Public sector employees may receive as much as two months' paid maternity leave; however, citizen teachers receive only 45 days' paid maternity leave, with a guaranteed position after maternity leave.
Women constituted 77 percent of all university students. Coeducation is prohibited in public schools and universities except at the UAE University Executive MBA Program. Several private schools, private universities, and institutions are coeducational.
In July a new women's shelter was established and operated under the Dubai Women and Children Charity Foundation to serve victims of human trafficking and domestic violence. It was funded by the government of Dubai and directed by a board of citizens. The shelter was established with the capacity of 300 cases. At year's end it had received 62 cases, 8 of which were trafficking cases. The shelter assisted in repatriating 15 persons during the year.
In November the government of Abu Dhabi sponsored the Women's Global Economic Forum with the aim of encouraging greater participation of women in the workforce.
All citizen children received free health care and free public education through the university level; however noncitizen children receive significantly fewer benefits.
Education is compulsory through the ninth grade. Citizen children are required to attend gender-segregated schools through the sixth grade, the last grade of primary education, when children can be as young as 10 or 11 years old. However, compulsory education was not enforced, and some children did not attend school. In June 2006 the government permitted noncitizen children to enroll in public schools, provided that they score at least 90 percent on entrance exams.
Child abuse was not prevalent. Trafficking of young, noncitizen boys employed as camel jockeys was a problem in the past. The last identified case of a child being used as a jockey acknowledged by MOI occurred in 2005.
Trafficking in Persons
In November 2006 the president issued a comprehensive law prohibiting trafficking in persons. The law prescribes punishments including jail sentences for those convicted of trafficking, including for commercial sexual exploitation and involuntary servitude. Although the government made some progress in combating the problem, the trafficking of men, women, and children from South and East Asia, Eastern Europe, Africa, and the Middle East for involuntary servitude and sexual exploitation continued to be a serious problem.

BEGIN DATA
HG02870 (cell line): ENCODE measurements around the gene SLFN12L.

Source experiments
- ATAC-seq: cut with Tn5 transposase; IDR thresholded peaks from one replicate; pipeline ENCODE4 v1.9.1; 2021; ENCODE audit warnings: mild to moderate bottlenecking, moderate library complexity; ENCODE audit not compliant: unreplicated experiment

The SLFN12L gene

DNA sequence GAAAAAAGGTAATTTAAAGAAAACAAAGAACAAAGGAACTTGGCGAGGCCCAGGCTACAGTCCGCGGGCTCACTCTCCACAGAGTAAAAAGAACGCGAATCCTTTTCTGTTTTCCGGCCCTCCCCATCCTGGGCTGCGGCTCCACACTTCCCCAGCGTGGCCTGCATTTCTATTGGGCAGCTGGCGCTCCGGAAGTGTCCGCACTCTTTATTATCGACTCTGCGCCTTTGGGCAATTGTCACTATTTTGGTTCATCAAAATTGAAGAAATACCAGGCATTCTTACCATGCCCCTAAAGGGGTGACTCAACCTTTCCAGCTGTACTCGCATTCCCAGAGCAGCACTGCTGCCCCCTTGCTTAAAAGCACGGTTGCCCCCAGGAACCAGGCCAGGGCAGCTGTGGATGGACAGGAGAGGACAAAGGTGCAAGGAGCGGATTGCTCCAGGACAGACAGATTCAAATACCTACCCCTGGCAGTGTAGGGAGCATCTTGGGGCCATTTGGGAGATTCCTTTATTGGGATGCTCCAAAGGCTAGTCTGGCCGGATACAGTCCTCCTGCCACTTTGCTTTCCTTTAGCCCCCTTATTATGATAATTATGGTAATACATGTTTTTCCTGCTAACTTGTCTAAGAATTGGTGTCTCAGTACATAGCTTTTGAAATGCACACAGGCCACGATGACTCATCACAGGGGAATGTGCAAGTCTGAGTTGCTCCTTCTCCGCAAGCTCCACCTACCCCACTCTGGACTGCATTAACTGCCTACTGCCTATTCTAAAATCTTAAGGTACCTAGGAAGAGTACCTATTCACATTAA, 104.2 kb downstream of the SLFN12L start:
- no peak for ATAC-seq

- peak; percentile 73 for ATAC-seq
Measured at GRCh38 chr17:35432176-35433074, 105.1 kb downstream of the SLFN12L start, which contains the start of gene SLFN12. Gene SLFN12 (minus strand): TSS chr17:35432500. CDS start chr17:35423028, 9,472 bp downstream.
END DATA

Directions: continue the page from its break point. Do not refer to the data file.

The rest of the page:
The country remained a destination country for men and women trafficked for the purpose of involuntary servitude and commercial sexual exploitation.
Women from India, Sri Lanka, Bangladesh, Indonesia, Ethiopia, and the Philippines migrated willingly to the country to work as domestic servants, but some faced conditions of involuntary servitude such as excessive work hours without pay; verbal, mental, physical, or sexual abuse; and restrictions on movement. Women from Asia, Europe, Africa, and the Middle East were reportedly trafficked to the country for commercial sexual exploitation.
Although children were previously trafficked from South Asia, Sudan, and Mauritania as child camel jockeys, the government repatriated all identified victims.
Similarly, men from India, Sri Lanka, Bangladesh, and Pakistan who came to the country to work in the construction industry were sometimes subject to involuntary servitude and debt bondage in order to pay off recruitment costs sometimes exceeding two years' wages. The country was a destination point for trafficking and also served as a potential transit country for women trafficked into Oman and Sudan and men trafficked into labor in Iraq.
During the year there were no known reports of citizen women or men registering as trafficking victims.
During the year there were a number of local media reports of trafficking in women and girls into the country, especially to Dubai, for commercial sexual exploitation. Observers believed that resident citizen employment sponsors and foreign-based traffickers partnered to facilitate trafficking activity.
Some local and foreign employers physically and sexually abused female domestic servants; in some cases, the situation rose to the level of involuntary servitude. There were reports from foreign embassies that some police authorities pressured victims not to pursue complaints against their employers, and/or assisted the employers in repatriating the victims before a criminal complaint could be filed.
Traffickers may, for example, draw young women, primarily from South Asia and Eastern Europe, to the country with the promise of employment opportunities. Traffickers might supply the women with a fraudulent passport reflecting an age older than the victim's real age. Some victims enter the country on a visitor's or worker's visa, and upon arrival are forced into commercial sexual exploitation.
Although as many as 10,000 women were sexually exploited for profit in the country, prosecutions for sex trafficking remained extremely low relative to the extent of the problem.
During the year Dubai police closed several massage parlors and night clubs suspected of exploiting women for prostitution.